Thursday, August 7, 2014
“Failure should be our teacher, not our undertaker. Failure is delay, not defeat. It is a temporary detour, not a dead end. Failure is something we can avoid only by saying nothing, doing nothing, and being nothing.” ― Denis Waitley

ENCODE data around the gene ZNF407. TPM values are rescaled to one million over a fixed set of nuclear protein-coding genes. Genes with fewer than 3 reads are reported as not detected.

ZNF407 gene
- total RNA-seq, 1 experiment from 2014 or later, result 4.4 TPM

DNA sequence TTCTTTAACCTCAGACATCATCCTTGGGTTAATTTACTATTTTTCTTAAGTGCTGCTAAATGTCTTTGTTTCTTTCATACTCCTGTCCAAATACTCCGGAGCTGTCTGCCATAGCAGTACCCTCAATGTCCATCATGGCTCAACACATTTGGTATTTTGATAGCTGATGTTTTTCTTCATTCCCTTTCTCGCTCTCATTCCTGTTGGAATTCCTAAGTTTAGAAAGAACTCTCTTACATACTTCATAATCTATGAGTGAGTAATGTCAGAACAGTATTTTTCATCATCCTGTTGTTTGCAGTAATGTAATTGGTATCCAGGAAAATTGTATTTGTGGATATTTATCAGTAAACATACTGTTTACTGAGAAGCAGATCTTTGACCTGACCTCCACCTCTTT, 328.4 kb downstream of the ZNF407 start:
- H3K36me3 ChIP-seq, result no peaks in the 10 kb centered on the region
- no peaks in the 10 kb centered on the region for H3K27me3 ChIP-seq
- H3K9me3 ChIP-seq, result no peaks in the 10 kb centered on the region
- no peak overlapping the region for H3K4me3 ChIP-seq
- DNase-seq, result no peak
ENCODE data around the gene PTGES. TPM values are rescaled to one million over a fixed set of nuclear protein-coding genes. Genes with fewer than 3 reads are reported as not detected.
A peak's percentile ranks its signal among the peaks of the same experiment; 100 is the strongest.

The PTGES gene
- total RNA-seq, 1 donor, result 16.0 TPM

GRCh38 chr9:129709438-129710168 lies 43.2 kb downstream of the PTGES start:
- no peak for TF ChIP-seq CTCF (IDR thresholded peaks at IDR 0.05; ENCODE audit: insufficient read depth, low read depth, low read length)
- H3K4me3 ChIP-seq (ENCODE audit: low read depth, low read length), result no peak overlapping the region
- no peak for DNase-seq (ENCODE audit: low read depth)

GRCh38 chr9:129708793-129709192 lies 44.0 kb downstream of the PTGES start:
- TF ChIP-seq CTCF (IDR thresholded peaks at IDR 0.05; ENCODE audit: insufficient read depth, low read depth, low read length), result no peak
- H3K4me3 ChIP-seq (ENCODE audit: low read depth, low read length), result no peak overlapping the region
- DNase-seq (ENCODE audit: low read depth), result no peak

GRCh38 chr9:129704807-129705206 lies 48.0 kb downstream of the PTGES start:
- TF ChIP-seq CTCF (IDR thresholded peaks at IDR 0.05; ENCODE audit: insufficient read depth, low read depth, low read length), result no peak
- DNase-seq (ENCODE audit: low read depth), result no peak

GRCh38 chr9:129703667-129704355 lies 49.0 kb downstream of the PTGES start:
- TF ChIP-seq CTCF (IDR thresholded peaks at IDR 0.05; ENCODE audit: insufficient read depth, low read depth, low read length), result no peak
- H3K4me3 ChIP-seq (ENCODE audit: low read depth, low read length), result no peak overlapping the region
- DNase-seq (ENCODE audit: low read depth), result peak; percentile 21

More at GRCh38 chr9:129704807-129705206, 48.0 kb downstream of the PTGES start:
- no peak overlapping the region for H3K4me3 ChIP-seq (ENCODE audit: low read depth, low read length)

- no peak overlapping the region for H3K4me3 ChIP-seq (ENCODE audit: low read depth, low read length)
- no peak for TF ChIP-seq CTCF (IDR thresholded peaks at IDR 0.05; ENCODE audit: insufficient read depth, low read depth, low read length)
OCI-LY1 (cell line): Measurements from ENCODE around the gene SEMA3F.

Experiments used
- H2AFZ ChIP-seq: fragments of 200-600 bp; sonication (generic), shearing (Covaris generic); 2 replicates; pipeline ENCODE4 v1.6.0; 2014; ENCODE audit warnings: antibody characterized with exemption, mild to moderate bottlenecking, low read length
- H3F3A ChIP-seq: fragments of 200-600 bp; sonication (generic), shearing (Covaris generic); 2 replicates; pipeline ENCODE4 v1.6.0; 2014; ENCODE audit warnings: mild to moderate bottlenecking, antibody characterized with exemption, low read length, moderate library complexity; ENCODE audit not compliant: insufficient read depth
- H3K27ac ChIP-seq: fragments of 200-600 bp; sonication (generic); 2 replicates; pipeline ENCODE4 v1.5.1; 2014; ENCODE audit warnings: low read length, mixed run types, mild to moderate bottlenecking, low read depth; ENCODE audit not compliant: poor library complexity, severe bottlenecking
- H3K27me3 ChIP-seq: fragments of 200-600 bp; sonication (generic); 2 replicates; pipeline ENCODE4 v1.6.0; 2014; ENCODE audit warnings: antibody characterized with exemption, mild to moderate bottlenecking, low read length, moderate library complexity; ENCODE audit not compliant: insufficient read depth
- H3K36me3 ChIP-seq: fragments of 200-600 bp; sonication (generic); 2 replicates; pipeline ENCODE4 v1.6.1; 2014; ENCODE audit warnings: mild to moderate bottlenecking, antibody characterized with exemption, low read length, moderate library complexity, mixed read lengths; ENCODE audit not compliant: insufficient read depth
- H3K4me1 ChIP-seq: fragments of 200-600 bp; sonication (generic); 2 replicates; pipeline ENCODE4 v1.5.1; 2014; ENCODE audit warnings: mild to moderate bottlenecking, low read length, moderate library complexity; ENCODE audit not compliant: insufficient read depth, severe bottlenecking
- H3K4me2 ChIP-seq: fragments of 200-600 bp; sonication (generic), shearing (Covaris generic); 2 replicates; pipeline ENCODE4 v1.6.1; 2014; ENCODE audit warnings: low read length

It is easy to think that we have failed our scholarship students, but that is not the case. Already, we have had a message that someone is giving enough money for at least one new student. We must not be afraid of failure. Missionaries above all others should know that failure is just part of our operational plan. The psychologist, William Glasser, said that we needed to view failure as just not having success yet. Thomas Edison failed thousands of times before he found the filament that made light bulbs a reality—but he kept going. It is not about falling, it is about not getting up again. Society today is overly obsessed with success and sees failure as a horrible thing, but that is a very narrow minded view of things. We won’t know how many things the first one to make fire tried, but we can be very, very thankful that he or she didn’t quit. I’ve been fired more than once, sometimes quietly and sometimes that made the news, but every time has made me a better person and steered me to even greater successes. I was once partners with some men who had mob contacts and connections to a big Las Vegas casino. Our company was doing really well, and I was making more money than I ever had in my life (or ever since). One day, a week before Christmas, they fired me, kicked me off the board of directors and stole all the thousands of dollars that I had invested in the company. It felt horrible that day, and I thought my life was over. Just eight months later, all of my partners were convicted by the federal government of serious fraud and served twelve year terms in Leavenworth. Because they fired me and stole my money, the government attorneys knew that I wasn’t one of them and other than asking me some questions, let me go on to work on my PhD in Literature at the University of Arkansas where I had fled after leaving Los Angeles. It was losing a job as a pastor that led to me becoming an evangelist and then a missionary and I am so happy that I am who I am and where I am. I have had prisoners serving life sentences tell me that their incarceration was the best thing that could have ever happened to them because they met Jesus and are now living their lives for Him and ministering to the other inmates. A quadriplegic once told me that the accident that left her so helpless was a gift from God because she had rejected Him and now embraced Him and ministered through her pain and disability to others like her. When we do not give children the opportunity to fail, we take away one of God’s gifts—learning the euphoria of rising again, trying again, and making our ultimate success a meaningful one. It would not surprise me to learn that each of you reading this can remember a time when a failure led you to a new and brighter future. When Jesus called His disciples, He knew what lay ahead for them. After Pentecost, they knew as well, but worked as hard as they could for as long as they could knowing they would be killed for their efforts but understanding that it was worth it. If you are not willing to fail, you will never be able to grow, succeed, and become a better person than you ever could have been otherwise. To misquote Winston Churchill, “Never, never, never, never give up.” Christ calls you to availability and obedience, not to success. Give Him your best knowing that failure is just a part of the process of becoming a true disciple.